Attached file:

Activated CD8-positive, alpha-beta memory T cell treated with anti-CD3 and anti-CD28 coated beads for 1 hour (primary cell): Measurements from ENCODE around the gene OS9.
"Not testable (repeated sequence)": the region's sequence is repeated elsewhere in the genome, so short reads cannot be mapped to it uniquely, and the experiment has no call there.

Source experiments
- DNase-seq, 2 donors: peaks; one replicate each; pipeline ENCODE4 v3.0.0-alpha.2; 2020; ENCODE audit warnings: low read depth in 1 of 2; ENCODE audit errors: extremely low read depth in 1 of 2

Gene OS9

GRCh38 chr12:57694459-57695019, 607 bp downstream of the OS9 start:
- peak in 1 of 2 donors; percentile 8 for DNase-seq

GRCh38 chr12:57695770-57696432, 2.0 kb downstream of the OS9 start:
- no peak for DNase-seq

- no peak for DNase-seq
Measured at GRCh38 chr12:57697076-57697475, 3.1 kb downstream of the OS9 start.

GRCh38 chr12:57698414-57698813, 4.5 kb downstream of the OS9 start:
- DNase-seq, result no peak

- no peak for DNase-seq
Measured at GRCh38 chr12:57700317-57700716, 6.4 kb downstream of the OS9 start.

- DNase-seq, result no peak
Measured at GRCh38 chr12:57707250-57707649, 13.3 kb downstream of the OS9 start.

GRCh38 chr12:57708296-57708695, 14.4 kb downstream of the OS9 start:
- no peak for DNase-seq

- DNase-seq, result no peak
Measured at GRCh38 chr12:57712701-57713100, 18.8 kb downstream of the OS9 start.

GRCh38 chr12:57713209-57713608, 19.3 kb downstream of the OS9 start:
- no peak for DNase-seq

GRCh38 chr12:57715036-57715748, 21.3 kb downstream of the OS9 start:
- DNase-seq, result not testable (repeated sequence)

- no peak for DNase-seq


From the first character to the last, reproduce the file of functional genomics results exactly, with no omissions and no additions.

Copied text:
Activated CD8-positive, alpha-beta memory T cell treated with anti-CD3 and anti-CD28 coated beads for 1 hour (primary cell): Measurements from ENCODE around the gene OS9.
"Not testable (repeated sequence)": the region's sequence is repeated elsewhere in the genome, so short reads cannot be mapped to it uniquely, and the experiment has no call there.

Source experiments
- DNase-seq, 2 donors: peaks; one replicate each; pipeline ENCODE4 v3.0.0-alpha.2; 2020; ENCODE audit warnings: low read depth in 1 of 2; ENCODE audit errors: extremely low read depth in 1 of 2

Gene OS9

GRCh38 chr12:57694459-57695019, 607 bp downstream of the OS9 start:
- peak in 1 of 2 donors; percentile 8 for DNase-seq

GRCh38 chr12:57695770-57696432, 2.0 kb downstream of the OS9 start:
- no peak for DNase-seq

- no peak for DNase-seq
Measured at GRCh38 chr12:57697076-57697475, 3.1 kb downstream of the OS9 start.

GRCh38 chr12:57698414-57698813, 4.5 kb downstream of the OS9 start:
- DNase-seq, result no peak

- no peak for DNase-seq
Measured at GRCh38 chr12:57700317-57700716, 6.4 kb downstream of the OS9 start.

- DNase-seq, result no peak
Measured at GRCh38 chr12:57707250-57707649, 13.3 kb downstream of the OS9 start.

GRCh38 chr12:57708296-57708695, 14.4 kb downstream of the OS9 start:
- no peak for DNase-seq

- DNase-seq, result no peak
Measured at GRCh38 chr12:57712701-57713100, 18.8 kb downstream of the OS9 start.

GRCh38 chr12:57713209-57713608, 19.3 kb downstream of the OS9 start:
- no peak for DNase-seq

GRCh38 chr12:57715036-57715748, 21.3 kb downstream of the OS9 start:
- DNase-seq, result not testable (repeated sequence)

- no peak for DNase-seq